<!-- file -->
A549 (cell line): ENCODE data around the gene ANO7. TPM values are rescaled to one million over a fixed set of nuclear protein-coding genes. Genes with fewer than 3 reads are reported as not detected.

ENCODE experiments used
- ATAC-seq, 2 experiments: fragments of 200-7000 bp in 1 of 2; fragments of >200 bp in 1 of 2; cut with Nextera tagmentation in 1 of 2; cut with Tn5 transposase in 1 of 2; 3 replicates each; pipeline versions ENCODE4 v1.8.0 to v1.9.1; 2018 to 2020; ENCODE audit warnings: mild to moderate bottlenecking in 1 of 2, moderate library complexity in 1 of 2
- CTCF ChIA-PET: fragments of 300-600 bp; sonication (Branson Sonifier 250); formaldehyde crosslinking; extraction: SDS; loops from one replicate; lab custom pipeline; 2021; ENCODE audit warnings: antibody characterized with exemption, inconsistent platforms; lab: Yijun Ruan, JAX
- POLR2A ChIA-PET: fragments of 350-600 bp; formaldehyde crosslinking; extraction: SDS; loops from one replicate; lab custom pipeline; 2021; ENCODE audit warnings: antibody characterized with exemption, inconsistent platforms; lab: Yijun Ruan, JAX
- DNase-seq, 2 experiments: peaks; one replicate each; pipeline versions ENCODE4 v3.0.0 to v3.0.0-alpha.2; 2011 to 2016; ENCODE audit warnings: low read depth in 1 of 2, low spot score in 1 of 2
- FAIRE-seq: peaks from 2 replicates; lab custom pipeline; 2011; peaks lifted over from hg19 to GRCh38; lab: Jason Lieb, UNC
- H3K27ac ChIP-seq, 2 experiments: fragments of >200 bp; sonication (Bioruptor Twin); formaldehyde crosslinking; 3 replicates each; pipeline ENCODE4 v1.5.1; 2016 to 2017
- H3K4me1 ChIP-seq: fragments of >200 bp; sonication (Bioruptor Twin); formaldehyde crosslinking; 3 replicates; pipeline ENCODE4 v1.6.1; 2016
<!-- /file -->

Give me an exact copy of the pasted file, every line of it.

A549 (cell line): ENCODE data around the gene ANO7. TPM values are rescaled to one million over a fixed set of nuclear protein-coding genes. Genes with fewer than 3 reads are reported as not detected.

ENCODE experiments used
- ATAC-seq, 2 experiments: fragments of 200-7000 bp in 1 of 2; fragments of >200 bp in 1 of 2; cut with Nextera tagmentation in 1 of 2; cut with Tn5 transposase in 1 of 2; 3 replicates each; pipeline versions ENCODE4 v1.8.0 to v1.9.1; 2018 to 2020; ENCODE audit warnings: mild to moderate bottlenecking in 1 of 2, moderate library complexity in 1 of 2
- CTCF ChIA-PET: fragments of 300-600 bp; sonication (Branson Sonifier 250); formaldehyde crosslinking; extraction: SDS; loops from one replicate; lab custom pipeline; 2021; ENCODE audit warnings: antibody characterized with exemption, inconsistent platforms; lab: Yijun Ruan, JAX
- POLR2A ChIA-PET: fragments of 350-600 bp; formaldehyde crosslinking; extraction: SDS; loops from one replicate; lab custom pipeline; 2021; ENCODE audit warnings: antibody characterized with exemption, inconsistent platforms; lab: Yijun Ruan, JAX
- DNase-seq, 2 experiments: peaks; one replicate each; pipeline versions ENCODE4 v3.0.0 to v3.0.0-alpha.2; 2011 to 2016; ENCODE audit warnings: low read depth in 1 of 2, low spot score in 1 of 2
- FAIRE-seq: peaks from 2 replicates; lab custom pipeline; 2011; peaks lifted over from hg19 to GRCh38; lab: Jason Lieb, UNC
- H3K27ac ChIP-seq, 2 experiments: fragments of >200 bp; sonication (Bioruptor Twin); formaldehyde crosslinking; 3 replicates each; pipeline ENCODE4 v1.5.1; 2016 to 2017
- H3K4me1 ChIP-seq: fragments of >200 bp; sonication (Bioruptor Twin); formaldehyde crosslinking; 3 replicates; pipeline ENCODE4 v1.6.1; 2016